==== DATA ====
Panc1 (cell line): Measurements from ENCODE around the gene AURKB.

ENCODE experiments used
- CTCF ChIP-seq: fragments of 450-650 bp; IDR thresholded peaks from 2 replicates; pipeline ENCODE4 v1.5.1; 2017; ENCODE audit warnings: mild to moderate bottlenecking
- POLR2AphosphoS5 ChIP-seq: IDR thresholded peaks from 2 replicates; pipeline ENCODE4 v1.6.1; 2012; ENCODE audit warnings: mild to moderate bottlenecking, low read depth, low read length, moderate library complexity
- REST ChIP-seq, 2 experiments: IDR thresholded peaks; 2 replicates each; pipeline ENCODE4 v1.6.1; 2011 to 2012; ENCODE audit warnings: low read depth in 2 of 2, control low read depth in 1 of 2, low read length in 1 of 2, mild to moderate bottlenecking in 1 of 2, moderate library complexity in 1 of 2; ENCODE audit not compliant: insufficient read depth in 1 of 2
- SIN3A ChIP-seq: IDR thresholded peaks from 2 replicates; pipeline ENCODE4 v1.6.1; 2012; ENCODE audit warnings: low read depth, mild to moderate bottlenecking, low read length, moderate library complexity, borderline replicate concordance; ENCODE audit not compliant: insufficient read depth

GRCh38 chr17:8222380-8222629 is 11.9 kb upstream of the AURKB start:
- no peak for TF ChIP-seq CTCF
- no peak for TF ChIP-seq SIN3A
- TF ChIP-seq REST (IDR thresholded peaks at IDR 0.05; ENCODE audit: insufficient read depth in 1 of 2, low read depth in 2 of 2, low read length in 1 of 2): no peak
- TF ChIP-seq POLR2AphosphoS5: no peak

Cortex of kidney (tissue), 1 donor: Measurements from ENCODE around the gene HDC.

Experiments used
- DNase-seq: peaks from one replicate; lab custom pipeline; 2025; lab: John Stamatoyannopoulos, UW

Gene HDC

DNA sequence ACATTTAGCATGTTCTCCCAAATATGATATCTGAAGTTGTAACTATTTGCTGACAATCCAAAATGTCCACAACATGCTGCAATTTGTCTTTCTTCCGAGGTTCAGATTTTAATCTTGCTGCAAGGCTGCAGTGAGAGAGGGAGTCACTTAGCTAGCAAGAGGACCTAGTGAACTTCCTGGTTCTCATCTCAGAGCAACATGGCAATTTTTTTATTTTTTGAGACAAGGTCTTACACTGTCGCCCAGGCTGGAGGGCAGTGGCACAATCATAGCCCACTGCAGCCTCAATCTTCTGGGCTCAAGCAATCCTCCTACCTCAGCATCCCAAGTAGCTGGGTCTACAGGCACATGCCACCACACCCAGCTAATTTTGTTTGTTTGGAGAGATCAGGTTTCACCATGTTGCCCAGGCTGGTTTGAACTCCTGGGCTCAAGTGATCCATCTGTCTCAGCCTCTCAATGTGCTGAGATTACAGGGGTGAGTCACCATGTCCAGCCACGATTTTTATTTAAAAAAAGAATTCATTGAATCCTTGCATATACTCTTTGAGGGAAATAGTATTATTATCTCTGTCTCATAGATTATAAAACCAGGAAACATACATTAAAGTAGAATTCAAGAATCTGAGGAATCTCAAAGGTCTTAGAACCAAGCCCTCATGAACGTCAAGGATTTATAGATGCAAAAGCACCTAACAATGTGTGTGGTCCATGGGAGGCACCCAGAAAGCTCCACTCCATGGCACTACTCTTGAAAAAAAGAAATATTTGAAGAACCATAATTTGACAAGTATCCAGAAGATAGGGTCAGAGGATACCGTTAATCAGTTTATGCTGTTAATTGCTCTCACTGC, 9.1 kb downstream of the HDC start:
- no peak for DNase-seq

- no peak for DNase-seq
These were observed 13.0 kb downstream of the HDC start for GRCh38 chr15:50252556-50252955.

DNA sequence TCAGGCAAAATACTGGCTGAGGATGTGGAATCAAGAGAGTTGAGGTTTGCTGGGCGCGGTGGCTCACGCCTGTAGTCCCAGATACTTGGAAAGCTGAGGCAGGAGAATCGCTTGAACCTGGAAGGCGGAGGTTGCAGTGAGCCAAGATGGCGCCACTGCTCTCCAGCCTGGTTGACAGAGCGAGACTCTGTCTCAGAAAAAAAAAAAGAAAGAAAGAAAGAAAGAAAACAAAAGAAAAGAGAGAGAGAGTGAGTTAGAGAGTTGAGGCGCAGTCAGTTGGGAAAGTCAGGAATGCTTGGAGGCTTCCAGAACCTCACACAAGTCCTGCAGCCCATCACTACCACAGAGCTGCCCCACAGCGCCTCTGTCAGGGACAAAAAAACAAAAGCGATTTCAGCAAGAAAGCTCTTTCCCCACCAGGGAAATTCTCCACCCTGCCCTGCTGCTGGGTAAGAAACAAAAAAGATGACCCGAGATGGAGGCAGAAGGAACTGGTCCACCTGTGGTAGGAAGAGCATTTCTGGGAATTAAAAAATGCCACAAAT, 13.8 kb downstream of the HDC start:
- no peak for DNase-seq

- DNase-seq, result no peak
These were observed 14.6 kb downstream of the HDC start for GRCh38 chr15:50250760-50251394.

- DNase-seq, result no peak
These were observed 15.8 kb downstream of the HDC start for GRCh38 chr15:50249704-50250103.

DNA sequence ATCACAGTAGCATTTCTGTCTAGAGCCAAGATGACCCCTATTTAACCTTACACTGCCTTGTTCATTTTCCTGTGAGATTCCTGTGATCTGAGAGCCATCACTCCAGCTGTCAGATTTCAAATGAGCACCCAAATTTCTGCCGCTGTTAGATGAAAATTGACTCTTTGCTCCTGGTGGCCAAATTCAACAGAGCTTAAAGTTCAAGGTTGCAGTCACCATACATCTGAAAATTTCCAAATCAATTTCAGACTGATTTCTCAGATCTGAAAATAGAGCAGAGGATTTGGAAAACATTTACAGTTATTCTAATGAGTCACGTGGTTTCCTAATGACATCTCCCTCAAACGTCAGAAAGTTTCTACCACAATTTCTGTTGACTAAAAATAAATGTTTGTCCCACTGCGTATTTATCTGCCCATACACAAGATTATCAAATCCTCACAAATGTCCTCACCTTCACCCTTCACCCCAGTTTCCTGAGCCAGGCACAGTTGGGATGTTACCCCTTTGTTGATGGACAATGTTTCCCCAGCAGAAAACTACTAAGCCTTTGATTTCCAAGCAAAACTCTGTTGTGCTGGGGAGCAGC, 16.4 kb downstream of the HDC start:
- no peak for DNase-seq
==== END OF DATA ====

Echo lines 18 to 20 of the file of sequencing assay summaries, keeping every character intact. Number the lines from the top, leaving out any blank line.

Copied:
- no peak for DNase-seq
These were observed 13.0 kb downstream of the HDC start for GRCh38 chr15:50252556-50252955.

DNA sequence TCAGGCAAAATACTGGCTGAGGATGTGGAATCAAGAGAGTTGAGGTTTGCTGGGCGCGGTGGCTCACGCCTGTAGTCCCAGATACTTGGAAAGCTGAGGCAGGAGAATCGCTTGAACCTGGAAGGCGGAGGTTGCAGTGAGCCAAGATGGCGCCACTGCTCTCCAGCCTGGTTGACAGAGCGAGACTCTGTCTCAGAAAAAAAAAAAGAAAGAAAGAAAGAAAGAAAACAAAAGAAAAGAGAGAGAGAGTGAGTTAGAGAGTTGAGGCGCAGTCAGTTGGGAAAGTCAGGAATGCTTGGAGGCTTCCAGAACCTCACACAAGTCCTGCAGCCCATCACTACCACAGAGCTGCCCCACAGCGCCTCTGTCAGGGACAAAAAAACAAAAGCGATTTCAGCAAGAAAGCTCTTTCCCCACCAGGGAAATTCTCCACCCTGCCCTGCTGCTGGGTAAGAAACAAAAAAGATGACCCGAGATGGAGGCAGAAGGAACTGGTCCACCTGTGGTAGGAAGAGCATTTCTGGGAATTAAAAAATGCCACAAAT, 13.8 kb downstream of the HDC start: